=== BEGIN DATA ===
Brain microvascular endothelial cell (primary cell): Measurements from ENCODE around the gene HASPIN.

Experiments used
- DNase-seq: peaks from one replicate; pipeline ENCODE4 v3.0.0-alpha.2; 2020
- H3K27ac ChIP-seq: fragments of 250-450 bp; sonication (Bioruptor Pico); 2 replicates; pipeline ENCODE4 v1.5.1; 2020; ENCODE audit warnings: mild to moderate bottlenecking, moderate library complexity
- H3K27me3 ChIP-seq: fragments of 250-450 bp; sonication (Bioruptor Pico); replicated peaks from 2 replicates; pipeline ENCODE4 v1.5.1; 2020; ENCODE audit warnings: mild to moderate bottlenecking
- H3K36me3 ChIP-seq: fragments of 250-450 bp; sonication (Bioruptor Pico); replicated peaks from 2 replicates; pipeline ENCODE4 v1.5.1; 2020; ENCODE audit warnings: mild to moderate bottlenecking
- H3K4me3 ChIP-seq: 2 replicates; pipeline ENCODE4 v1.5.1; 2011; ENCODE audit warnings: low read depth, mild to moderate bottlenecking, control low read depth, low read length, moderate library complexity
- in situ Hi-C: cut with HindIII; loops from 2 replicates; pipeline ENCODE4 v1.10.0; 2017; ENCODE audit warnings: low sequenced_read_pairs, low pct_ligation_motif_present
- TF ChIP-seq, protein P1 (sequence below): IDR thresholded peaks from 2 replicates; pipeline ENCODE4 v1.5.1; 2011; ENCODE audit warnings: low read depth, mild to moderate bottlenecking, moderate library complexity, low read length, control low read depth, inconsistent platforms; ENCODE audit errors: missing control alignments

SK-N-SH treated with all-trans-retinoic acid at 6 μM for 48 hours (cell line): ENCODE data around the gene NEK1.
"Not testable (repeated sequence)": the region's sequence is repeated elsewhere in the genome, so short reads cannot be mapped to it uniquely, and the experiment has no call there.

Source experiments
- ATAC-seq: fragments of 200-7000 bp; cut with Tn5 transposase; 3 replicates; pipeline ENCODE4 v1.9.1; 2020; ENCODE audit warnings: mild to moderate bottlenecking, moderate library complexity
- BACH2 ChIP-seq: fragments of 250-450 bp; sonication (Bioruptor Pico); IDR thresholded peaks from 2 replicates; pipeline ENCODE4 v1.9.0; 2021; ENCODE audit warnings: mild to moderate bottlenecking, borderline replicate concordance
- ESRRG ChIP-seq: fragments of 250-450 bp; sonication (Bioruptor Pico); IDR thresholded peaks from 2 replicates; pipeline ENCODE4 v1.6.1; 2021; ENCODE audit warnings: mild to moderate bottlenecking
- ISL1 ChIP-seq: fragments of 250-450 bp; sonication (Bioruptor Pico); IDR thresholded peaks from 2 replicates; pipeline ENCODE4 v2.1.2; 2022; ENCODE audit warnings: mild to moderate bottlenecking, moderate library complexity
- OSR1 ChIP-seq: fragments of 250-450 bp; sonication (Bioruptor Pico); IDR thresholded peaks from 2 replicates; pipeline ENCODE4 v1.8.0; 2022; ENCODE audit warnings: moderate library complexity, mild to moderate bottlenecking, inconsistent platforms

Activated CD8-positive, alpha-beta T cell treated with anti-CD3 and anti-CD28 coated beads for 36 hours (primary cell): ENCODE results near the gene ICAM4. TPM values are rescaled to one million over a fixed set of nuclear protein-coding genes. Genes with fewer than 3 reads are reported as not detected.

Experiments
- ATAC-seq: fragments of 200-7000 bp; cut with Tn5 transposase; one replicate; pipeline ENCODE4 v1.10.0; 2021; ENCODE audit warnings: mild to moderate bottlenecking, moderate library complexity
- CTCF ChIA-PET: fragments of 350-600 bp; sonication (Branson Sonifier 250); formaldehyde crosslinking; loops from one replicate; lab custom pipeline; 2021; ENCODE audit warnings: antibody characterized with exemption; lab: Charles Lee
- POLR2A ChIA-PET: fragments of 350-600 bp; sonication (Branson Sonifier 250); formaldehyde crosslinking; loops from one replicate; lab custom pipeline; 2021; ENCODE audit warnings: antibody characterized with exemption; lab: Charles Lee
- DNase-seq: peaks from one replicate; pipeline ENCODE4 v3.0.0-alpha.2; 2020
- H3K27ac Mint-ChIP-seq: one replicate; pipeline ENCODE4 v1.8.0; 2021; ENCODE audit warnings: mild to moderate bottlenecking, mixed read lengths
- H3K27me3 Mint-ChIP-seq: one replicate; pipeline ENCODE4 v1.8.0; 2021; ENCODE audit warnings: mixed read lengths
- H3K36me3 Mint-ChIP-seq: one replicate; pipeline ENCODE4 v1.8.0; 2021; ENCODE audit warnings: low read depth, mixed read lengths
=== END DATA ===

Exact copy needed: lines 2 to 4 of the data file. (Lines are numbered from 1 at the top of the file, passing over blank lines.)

Experiments used
- DNase-seq: peaks from one replicate; pipeline ENCODE4 v3.0.0-alpha.2; 2020
- H3K27ac ChIP-seq: fragments of 250-450 bp; sonication (Bioruptor Pico); 2 replicates; pipeline ENCODE4 v1.5.1; 2020; ENCODE audit warnings: mild to moderate bottlenecking, moderate library complexity